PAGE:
Organisation structure and innovation performance in different environments

Organisation structure and innovation performance in different environments This paper examines the relationship between organisation structure and innovation performance in a large sample of UK small and medium-sized enterprises. It asks whether there is an optimal structure and whether this differs between different firm environments and between young and older firms. We find that the influences on the ability to innovate differ from those on the commercialisation of innovations. We show that decentralised decision-making, supported by a formal structure and written plans, supports the ability to innovate in most circumstances and is superior to other structures. We also find some evidence that young firms operating in high technology sectors with informal structures have a greater tendency to be innovative. In addition, we find very few differences between young and older firms in terms of their optimal structures in low technology sectors. http://www.deepdyve.com/assets/images/DeepDyve-Logo-lg.png Small Business Economics Springer Journals

Organisation structure and innovation performance in different environments

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Publisher
Springer US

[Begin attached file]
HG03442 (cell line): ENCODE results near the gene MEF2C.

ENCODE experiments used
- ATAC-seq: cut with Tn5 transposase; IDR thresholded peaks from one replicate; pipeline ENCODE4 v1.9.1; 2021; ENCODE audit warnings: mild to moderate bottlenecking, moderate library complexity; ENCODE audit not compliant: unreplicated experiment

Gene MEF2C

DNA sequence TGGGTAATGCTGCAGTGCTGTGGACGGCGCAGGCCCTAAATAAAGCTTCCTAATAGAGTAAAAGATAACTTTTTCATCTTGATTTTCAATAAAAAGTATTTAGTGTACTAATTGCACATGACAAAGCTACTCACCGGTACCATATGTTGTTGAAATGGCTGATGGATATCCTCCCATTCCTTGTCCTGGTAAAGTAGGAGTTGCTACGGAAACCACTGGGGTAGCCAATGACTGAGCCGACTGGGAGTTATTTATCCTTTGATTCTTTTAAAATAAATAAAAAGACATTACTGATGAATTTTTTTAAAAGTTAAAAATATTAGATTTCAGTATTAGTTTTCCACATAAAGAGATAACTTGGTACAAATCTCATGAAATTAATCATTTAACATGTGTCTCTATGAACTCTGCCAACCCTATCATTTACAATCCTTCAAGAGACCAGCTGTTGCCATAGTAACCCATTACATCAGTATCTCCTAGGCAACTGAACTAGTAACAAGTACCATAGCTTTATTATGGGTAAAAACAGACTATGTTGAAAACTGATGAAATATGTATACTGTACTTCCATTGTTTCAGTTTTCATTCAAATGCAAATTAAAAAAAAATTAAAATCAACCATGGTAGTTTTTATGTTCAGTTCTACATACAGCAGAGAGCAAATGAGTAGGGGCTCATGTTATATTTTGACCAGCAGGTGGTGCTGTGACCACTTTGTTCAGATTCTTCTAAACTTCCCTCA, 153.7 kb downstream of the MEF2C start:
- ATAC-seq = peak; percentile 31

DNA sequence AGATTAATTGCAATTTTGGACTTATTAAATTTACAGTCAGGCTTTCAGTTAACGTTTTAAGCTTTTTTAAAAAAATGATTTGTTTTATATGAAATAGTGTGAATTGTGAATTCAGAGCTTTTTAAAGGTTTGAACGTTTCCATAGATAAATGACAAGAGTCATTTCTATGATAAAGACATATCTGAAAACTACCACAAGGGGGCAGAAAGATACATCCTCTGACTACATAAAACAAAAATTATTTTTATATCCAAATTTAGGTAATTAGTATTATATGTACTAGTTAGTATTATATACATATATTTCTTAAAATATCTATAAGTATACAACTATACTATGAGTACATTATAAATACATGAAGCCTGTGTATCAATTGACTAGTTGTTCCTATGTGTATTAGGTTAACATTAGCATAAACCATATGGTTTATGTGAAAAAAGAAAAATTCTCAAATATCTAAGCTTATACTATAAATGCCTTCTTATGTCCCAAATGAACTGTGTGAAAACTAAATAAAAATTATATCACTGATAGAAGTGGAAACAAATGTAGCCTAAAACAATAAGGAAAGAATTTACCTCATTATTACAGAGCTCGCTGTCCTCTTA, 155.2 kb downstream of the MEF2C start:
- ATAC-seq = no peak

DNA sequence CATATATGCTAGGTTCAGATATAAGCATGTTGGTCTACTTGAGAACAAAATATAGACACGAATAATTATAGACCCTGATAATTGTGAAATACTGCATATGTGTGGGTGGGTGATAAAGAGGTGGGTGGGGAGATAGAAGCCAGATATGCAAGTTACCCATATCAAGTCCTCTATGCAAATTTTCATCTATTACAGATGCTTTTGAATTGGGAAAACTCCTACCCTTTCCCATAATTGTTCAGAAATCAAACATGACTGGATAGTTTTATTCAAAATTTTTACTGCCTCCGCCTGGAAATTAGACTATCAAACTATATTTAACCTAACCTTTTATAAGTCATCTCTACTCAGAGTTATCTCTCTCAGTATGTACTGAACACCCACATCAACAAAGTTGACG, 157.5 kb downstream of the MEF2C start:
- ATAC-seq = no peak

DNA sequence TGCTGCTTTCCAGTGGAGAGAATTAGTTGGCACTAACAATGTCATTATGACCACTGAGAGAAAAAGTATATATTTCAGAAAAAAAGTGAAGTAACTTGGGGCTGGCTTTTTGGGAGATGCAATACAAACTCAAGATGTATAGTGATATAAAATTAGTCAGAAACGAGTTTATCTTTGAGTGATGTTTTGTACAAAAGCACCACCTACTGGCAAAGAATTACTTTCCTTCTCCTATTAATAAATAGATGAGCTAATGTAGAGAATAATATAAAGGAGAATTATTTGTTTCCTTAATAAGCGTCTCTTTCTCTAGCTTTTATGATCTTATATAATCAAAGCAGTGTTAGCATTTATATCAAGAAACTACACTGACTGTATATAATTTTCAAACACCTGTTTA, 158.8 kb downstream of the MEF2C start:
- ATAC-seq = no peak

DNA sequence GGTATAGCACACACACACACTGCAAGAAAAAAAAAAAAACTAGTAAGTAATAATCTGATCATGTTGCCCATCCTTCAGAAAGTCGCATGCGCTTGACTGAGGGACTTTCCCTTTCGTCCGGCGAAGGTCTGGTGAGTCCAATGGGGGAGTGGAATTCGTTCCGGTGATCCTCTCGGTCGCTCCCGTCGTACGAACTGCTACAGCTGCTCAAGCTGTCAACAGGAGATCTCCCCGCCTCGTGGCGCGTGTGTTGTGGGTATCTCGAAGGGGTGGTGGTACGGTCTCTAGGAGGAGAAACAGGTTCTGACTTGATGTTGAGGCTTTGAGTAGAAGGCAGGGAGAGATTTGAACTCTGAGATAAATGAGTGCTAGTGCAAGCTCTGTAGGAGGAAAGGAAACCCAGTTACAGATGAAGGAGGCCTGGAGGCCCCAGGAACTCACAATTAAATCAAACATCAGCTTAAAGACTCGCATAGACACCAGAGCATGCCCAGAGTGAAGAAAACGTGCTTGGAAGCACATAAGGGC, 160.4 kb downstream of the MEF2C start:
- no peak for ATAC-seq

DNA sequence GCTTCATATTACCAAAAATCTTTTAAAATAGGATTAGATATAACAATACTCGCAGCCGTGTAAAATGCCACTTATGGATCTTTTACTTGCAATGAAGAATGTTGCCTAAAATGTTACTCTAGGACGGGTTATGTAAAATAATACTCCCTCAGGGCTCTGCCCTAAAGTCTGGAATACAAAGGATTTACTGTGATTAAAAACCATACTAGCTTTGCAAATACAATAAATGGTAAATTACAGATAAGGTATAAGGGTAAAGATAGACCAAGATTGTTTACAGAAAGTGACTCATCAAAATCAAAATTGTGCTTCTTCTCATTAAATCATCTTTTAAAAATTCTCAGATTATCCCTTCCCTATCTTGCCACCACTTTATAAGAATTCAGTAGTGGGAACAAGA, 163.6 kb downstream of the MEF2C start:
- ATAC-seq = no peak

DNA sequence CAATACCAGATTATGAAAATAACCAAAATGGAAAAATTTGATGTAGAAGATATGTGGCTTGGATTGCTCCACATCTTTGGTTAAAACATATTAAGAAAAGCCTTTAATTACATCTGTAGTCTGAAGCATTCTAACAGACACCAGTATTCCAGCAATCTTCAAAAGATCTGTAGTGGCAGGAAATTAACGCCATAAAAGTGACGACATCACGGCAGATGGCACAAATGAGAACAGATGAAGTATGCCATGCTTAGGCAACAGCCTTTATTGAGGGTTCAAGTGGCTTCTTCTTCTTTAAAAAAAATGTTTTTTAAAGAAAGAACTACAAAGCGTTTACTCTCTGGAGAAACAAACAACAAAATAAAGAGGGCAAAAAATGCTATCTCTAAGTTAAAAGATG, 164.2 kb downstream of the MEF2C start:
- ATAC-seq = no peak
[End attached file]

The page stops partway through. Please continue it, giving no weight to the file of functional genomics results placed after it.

Copyright
Copyright © 2010 by Springer Science+Business Media, LLC.
Subject
Business and Management; Management; Microeconomics; Entrepreneurship; Industrial Organization
ISSN
0921-898X
eISSN
1573-0913
D.O.I.
10.1007/s11187-010-9304-5
Publisher site
See Article on Publisher Site

Abstract

This paper examines the relationship between organisation structure and innovation performance in a large sample of UK small and medium-sized enterprises. It asks whether there is an optimal structure and whether this differs between different firm environments and between young and older firms. We find that the influences on the ability to innovate differ from those on the commercialisation of innovations. We show that decentralised decision-making, supported by a formal structure and written plans, supports the ability to innovate in most circumstances and is superior to other structures. We also find some evidence that young firms operating in high technology sectors with informal structures have a greater tendency to be innovative. In addition, we find very few differences between young and older firms in terms of their optimal structures in low technology sectors.

Journal

Small Business EconomicsSpringer Journals

Published: Nov 6, 2010

References

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